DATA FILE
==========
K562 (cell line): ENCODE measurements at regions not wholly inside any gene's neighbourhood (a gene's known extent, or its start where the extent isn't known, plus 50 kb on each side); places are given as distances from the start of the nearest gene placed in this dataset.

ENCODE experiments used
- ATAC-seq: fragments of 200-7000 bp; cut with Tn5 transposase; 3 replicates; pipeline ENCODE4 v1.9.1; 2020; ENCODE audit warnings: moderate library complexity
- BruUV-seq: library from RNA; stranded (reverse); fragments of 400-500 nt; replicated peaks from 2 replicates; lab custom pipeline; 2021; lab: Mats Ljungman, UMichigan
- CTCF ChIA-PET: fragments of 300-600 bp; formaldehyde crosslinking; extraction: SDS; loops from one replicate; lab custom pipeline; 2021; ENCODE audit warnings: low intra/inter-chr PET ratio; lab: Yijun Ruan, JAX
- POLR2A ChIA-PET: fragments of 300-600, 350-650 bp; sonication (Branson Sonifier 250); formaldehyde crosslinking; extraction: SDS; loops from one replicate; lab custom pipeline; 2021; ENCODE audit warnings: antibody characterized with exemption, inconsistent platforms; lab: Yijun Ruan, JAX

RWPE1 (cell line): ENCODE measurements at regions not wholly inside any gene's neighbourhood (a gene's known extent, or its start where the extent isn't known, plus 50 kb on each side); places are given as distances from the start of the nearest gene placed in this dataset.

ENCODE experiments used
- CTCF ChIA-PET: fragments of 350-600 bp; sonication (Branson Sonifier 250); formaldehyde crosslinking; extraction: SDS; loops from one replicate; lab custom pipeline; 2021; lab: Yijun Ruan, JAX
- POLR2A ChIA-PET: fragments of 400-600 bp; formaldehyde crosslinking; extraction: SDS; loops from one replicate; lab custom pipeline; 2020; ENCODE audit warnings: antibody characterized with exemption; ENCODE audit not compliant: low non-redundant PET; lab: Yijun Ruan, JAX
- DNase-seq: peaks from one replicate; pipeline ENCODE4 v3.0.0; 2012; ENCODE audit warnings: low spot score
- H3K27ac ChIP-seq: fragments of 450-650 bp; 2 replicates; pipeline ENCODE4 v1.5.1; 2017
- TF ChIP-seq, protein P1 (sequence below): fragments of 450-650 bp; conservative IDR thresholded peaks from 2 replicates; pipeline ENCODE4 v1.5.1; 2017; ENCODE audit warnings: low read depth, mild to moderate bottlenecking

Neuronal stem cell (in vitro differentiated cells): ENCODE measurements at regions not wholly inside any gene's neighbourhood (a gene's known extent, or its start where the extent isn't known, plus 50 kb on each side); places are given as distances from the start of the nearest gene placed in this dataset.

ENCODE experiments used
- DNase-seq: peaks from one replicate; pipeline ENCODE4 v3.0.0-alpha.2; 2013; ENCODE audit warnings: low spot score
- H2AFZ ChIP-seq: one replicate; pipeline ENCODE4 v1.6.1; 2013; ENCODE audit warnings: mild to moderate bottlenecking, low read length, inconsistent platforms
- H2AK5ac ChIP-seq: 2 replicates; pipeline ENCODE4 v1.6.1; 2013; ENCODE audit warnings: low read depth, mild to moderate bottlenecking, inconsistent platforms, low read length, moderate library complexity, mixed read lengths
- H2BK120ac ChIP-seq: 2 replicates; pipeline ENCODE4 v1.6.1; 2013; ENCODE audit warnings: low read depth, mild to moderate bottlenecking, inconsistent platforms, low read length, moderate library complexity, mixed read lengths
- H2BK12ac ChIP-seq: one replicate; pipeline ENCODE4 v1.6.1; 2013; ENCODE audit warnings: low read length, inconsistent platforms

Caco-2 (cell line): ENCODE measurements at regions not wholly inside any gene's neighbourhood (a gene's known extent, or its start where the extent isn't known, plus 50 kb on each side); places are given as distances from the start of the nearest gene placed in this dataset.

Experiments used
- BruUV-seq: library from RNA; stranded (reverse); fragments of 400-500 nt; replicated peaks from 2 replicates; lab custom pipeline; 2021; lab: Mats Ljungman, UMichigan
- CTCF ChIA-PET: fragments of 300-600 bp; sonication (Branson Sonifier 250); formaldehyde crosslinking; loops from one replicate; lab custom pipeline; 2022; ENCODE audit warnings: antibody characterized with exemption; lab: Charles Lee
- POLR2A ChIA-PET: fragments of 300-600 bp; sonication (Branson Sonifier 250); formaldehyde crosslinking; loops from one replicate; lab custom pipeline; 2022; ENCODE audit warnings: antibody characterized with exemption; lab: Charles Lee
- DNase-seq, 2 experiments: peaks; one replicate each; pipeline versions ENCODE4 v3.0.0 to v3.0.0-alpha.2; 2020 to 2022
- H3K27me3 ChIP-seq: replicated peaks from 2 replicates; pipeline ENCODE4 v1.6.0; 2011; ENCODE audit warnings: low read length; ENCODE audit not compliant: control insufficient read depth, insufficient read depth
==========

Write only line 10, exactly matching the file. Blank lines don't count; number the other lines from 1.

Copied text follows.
- POLR2A ChIA-PET: fragments of 400-600 bp; formaldehyde crosslinking; extraction: SDS; loops from one replicate; lab custom pipeline; 2020; ENCODE audit warnings: antibody characterized with exemption; ENCODE audit not compliant: low non-redundant PET; lab: Yijun Ruan, JAX